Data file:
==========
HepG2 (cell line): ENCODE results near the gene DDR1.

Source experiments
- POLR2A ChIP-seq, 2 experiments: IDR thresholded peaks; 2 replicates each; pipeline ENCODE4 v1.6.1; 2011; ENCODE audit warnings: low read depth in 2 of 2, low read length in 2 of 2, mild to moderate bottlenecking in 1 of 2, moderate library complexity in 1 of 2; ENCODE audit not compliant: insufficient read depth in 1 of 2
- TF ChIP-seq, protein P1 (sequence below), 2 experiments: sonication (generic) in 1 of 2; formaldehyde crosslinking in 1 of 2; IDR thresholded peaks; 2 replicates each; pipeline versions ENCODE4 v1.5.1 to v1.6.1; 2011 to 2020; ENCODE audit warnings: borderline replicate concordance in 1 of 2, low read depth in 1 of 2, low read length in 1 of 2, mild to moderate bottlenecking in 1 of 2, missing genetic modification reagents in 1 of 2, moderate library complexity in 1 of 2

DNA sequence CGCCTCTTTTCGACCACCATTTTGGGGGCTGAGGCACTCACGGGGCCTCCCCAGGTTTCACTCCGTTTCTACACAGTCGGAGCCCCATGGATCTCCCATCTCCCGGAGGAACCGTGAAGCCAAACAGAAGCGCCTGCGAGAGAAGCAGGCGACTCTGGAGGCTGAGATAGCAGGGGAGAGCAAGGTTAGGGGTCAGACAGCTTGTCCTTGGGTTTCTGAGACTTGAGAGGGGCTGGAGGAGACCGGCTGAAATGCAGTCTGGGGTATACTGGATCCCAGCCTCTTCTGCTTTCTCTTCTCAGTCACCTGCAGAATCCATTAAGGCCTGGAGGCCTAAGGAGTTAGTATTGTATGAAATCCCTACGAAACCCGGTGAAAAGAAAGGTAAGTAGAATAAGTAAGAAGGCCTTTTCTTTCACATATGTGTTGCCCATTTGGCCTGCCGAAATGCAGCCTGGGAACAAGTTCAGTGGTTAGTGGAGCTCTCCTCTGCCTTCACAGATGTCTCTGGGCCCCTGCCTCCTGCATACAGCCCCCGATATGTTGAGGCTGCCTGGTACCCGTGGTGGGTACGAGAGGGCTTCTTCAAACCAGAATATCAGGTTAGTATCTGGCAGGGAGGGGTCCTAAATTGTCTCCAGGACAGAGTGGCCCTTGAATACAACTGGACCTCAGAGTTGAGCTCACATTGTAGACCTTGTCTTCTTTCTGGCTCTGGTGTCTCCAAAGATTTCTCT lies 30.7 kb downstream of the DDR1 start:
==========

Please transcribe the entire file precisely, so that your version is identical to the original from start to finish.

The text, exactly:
HepG2 (cell line): ENCODE results near the gene DDR1.

Source experiments
- POLR2A ChIP-seq, 2 experiments: IDR thresholded peaks; 2 replicates each; pipeline ENCODE4 v1.6.1; 2011; ENCODE audit warnings: low read depth in 2 of 2, low read length in 2 of 2, mild to moderate bottlenecking in 1 of 2, moderate library complexity in 1 of 2; ENCODE audit not compliant: insufficient read depth in 1 of 2
- TF ChIP-seq, protein P1 (sequence below), 2 experiments: sonication (generic) in 1 of 2; formaldehyde crosslinking in 1 of 2; IDR thresholded peaks; 2 replicates each; pipeline versions ENCODE4 v1.5.1 to v1.6.1; 2011 to 2020; ENCODE audit warnings: borderline replicate concordance in 1 of 2, low read depth in 1 of 2, low read length in 1 of 2, mild to moderate bottlenecking in 1 of 2, missing genetic modification reagents in 1 of 2, moderate library complexity in 1 of 2

DNA sequence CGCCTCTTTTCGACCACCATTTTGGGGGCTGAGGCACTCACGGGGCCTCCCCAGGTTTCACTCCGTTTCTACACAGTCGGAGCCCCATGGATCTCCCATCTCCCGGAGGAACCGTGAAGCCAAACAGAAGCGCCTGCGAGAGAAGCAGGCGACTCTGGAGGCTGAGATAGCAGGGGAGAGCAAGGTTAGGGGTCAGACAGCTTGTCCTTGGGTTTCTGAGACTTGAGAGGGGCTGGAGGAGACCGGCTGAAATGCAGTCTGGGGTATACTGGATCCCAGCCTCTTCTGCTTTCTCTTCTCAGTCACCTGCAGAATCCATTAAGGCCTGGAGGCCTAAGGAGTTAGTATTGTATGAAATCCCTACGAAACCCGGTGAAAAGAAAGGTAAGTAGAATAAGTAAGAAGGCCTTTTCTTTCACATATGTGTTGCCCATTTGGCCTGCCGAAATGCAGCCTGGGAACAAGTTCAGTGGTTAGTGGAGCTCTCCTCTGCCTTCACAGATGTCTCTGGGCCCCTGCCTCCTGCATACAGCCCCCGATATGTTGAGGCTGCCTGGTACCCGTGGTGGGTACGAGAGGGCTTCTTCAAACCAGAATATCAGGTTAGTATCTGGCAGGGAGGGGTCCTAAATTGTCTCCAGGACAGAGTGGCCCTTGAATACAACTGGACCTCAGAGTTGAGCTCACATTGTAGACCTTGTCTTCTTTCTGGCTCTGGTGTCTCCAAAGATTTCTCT lies 30.7 kb downstream of the DDR1 start: